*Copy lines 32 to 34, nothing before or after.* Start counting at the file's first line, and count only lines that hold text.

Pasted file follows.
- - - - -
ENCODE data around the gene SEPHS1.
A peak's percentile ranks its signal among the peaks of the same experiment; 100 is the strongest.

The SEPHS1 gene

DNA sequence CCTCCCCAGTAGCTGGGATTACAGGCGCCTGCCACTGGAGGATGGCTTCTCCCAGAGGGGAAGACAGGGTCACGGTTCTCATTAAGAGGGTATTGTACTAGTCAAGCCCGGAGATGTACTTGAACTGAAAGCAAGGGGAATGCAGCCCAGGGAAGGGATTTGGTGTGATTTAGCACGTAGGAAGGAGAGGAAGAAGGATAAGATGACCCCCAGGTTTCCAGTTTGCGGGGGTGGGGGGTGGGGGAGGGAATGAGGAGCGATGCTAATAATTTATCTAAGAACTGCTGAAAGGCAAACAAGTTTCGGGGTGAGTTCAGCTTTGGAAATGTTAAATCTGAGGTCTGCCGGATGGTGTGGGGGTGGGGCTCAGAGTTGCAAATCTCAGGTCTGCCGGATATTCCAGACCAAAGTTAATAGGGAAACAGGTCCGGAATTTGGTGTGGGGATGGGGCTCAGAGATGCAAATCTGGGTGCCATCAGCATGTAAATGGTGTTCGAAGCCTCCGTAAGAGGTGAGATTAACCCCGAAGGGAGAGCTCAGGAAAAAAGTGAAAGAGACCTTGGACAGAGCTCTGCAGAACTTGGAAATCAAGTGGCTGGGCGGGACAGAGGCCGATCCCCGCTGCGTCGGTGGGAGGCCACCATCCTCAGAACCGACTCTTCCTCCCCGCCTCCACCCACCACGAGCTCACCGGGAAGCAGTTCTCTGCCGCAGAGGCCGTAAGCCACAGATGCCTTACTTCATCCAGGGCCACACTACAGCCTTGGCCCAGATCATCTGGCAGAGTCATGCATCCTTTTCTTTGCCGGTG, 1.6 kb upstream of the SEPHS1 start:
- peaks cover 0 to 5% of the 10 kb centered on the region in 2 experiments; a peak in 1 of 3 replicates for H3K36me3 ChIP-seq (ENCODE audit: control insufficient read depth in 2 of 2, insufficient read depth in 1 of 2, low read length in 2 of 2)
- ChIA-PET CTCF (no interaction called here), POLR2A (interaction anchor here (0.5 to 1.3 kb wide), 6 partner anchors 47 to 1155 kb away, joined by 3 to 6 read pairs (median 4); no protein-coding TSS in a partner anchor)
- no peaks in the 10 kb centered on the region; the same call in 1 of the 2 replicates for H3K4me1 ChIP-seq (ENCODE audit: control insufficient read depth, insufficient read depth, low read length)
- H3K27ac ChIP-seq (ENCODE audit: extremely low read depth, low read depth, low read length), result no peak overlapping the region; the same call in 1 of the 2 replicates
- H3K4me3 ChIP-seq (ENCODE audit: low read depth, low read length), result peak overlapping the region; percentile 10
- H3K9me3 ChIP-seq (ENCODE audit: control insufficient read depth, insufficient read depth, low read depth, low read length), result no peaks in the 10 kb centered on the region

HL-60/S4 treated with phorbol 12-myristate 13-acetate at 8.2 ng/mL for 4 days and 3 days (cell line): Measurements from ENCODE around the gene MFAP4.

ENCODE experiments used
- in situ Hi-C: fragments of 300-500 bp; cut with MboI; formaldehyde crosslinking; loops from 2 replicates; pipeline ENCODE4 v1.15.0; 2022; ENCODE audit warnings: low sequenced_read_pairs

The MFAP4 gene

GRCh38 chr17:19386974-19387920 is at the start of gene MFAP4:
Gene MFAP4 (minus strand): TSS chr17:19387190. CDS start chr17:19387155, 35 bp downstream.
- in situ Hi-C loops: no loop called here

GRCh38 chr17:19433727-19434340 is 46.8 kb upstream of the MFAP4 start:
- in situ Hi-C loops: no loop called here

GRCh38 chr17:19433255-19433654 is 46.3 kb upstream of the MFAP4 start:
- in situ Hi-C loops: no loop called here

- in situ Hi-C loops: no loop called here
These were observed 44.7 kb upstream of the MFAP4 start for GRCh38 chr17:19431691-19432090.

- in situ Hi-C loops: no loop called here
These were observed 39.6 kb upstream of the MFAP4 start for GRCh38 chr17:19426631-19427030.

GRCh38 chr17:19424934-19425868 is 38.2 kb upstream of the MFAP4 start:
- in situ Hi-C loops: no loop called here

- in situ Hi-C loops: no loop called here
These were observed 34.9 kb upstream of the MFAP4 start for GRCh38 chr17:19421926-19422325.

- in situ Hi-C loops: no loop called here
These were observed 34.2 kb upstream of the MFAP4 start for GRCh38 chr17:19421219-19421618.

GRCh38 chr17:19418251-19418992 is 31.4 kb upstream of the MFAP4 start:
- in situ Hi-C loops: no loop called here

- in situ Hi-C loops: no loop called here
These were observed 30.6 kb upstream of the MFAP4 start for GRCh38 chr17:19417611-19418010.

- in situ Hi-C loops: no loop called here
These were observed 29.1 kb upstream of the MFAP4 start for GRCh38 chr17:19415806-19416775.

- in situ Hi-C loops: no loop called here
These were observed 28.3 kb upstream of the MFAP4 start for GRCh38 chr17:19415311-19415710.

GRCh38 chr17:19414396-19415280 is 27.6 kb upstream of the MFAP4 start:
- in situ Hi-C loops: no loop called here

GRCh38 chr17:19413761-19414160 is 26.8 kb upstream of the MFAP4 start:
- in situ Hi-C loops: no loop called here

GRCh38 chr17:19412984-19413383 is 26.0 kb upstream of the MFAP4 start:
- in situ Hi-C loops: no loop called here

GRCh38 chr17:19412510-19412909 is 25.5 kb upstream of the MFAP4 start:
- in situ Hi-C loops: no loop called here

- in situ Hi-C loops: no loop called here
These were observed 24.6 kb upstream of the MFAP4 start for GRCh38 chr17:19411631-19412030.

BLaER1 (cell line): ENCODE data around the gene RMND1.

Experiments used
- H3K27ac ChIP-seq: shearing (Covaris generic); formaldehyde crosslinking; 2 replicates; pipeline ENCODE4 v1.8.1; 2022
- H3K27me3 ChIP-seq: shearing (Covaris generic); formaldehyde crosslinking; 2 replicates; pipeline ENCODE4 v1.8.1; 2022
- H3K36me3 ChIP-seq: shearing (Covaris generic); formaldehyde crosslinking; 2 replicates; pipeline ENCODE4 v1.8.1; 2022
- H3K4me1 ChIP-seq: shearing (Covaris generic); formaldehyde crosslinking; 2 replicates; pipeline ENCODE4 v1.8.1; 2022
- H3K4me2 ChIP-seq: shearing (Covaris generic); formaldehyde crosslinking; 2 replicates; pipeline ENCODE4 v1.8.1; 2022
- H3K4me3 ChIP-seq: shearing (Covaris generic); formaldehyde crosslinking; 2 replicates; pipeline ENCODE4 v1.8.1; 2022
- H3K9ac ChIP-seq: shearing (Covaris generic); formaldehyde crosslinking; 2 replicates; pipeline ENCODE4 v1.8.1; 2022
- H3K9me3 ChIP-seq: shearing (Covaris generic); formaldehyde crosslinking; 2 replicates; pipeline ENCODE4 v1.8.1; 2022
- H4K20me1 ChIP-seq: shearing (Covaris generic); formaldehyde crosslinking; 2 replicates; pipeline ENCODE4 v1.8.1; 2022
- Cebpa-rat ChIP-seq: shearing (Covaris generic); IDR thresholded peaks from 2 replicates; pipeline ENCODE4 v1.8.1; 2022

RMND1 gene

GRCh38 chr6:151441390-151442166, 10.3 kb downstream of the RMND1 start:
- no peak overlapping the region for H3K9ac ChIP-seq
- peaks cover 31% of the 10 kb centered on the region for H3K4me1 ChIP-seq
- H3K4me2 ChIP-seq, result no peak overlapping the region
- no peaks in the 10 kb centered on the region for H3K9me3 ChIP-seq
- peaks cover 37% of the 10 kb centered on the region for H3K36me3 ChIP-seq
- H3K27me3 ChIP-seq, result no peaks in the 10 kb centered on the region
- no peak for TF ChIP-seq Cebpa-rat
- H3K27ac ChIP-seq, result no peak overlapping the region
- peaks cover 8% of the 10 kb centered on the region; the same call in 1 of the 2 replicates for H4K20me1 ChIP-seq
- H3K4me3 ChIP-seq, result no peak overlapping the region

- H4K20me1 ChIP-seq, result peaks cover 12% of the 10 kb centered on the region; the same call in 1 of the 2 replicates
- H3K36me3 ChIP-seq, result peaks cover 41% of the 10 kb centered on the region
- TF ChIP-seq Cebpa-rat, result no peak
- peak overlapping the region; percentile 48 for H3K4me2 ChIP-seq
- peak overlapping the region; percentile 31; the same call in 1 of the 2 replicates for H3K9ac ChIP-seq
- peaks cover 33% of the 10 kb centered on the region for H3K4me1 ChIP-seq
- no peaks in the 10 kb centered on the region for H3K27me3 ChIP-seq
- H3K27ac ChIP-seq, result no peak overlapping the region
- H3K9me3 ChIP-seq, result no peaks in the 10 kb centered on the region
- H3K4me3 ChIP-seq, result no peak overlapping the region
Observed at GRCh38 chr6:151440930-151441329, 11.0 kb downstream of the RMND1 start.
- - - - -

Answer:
GRCh38 chr17:19418251-19418992 is 31.4 kb upstream of the MFAP4 start:
- in situ Hi-C loops: no loop called here

- in situ Hi-C loops: no loop called here